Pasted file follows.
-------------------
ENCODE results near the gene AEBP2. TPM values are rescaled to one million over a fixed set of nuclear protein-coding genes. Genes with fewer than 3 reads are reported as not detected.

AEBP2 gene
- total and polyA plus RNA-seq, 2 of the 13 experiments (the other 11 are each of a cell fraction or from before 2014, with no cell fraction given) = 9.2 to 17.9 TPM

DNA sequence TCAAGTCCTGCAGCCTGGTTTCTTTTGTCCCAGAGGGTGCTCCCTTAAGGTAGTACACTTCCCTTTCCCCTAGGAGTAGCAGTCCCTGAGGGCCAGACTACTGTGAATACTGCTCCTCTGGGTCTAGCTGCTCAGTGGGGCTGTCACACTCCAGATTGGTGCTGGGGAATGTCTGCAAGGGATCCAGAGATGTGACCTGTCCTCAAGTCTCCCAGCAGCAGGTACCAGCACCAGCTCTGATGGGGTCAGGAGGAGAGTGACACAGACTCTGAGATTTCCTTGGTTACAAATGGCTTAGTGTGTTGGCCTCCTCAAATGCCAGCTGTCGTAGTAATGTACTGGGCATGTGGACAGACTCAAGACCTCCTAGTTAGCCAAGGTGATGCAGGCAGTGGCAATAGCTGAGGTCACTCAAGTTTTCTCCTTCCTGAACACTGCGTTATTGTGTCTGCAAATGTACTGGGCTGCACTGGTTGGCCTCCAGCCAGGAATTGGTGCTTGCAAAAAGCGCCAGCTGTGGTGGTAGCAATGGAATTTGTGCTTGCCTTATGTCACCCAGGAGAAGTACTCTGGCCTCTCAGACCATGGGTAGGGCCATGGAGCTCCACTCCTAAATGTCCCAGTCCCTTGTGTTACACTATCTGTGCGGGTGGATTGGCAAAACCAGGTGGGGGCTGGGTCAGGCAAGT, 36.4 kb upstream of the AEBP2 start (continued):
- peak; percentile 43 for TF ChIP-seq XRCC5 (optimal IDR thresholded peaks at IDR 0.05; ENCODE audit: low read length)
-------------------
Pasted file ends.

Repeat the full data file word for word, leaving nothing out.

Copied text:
ENCODE results near the gene AEBP2. TPM values are rescaled to one million over a fixed set of nuclear protein-coding genes. Genes with fewer than 3 reads are reported as not detected.

AEBP2 gene
- total and polyA plus RNA-seq, 2 of the 13 experiments (the other 11 are each of a cell fraction or from before 2014, with no cell fraction given) = 9.2 to 17.9 TPM

DNA sequence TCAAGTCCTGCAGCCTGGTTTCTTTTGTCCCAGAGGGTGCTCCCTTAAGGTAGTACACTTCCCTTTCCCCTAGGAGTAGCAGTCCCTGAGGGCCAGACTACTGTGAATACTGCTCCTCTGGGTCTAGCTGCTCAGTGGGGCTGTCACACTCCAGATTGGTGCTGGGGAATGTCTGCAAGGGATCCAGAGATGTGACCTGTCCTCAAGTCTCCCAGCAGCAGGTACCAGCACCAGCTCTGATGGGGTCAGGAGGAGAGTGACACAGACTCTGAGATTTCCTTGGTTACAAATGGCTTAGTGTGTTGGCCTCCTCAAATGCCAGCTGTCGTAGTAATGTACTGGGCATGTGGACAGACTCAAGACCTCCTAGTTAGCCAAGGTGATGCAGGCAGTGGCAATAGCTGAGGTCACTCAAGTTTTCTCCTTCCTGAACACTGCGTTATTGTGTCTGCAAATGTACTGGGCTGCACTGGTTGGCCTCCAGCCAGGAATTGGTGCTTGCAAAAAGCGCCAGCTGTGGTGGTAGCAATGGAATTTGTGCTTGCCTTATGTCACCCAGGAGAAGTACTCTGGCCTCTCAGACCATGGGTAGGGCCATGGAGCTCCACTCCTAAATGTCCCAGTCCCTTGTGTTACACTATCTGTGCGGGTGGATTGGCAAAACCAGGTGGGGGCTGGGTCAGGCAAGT, 36.4 kb upstream of the AEBP2 start (continued):
- peak; percentile 43 for TF ChIP-seq XRCC5 (optimal IDR thresholded peaks at IDR 0.05; ENCODE audit: low read length)